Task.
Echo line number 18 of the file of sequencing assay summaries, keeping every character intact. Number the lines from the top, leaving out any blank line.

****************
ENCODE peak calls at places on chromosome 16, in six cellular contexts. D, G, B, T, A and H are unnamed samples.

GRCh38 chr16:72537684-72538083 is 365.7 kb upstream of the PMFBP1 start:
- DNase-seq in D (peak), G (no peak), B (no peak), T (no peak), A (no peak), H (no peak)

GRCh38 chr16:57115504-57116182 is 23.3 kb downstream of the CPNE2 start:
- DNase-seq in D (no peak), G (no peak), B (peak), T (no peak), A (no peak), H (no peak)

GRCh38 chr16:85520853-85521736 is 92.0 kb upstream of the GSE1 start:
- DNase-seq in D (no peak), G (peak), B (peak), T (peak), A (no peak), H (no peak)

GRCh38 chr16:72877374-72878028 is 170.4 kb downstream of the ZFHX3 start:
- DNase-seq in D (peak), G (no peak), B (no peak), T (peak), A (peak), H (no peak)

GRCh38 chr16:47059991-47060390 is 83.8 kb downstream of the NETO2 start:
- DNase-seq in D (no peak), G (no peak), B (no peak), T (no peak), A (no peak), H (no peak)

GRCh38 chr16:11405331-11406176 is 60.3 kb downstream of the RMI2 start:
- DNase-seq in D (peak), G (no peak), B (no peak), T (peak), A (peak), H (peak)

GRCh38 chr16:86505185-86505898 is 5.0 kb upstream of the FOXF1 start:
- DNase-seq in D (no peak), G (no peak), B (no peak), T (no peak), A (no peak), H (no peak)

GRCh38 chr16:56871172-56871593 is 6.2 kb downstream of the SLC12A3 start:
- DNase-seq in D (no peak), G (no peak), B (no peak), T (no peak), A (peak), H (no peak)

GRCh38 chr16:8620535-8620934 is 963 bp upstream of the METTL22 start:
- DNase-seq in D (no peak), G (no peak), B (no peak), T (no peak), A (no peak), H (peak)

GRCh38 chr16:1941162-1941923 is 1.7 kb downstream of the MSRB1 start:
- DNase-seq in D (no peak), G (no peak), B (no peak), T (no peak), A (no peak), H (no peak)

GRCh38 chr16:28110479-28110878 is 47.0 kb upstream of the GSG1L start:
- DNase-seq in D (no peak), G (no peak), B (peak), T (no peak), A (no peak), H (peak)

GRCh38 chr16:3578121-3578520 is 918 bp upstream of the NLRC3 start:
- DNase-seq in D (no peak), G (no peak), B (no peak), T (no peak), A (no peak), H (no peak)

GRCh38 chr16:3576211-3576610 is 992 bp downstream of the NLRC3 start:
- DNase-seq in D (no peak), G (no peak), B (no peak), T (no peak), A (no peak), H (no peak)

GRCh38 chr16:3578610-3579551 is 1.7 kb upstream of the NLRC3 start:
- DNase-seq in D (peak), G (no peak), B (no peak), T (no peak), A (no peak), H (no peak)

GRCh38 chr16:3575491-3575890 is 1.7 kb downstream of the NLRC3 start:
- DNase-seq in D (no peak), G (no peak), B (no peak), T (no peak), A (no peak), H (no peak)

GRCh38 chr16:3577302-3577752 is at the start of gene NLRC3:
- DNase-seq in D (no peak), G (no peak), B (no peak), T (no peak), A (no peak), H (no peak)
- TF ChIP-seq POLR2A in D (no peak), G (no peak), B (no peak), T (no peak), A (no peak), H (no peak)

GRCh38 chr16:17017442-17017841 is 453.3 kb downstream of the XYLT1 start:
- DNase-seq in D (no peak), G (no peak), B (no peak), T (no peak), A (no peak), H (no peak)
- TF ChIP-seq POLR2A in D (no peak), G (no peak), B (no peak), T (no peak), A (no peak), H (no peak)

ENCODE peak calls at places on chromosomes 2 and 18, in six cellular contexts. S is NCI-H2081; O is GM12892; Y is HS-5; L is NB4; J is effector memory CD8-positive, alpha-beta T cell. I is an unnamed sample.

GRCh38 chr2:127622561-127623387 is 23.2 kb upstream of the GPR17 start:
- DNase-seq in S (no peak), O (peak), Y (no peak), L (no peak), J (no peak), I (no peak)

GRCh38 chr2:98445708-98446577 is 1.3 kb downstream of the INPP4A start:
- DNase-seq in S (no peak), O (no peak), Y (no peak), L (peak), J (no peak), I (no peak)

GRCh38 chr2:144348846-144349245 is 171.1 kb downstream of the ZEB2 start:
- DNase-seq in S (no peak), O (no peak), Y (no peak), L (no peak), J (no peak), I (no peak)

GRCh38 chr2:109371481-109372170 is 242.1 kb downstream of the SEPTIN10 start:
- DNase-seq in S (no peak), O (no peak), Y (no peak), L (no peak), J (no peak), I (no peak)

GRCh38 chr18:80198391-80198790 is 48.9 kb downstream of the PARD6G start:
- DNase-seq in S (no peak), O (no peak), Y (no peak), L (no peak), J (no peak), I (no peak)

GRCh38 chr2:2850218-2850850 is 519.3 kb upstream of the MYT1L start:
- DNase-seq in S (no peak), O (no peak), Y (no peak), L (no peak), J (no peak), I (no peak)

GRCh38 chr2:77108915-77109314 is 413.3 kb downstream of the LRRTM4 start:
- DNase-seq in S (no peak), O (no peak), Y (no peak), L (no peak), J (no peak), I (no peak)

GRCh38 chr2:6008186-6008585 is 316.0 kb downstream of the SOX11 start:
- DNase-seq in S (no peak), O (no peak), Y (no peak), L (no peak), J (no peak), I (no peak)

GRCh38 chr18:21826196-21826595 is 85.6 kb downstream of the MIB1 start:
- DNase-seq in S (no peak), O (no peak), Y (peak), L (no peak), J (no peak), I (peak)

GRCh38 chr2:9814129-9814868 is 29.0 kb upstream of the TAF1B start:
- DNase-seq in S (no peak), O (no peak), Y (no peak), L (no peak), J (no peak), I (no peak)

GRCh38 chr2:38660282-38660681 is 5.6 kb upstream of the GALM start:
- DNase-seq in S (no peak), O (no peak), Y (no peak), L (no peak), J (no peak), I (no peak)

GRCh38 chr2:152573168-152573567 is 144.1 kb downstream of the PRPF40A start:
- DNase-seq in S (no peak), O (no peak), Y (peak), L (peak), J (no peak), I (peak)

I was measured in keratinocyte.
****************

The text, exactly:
GRCh38 chr16:8620535-8620934 is 963 bp upstream of the METTL22 start: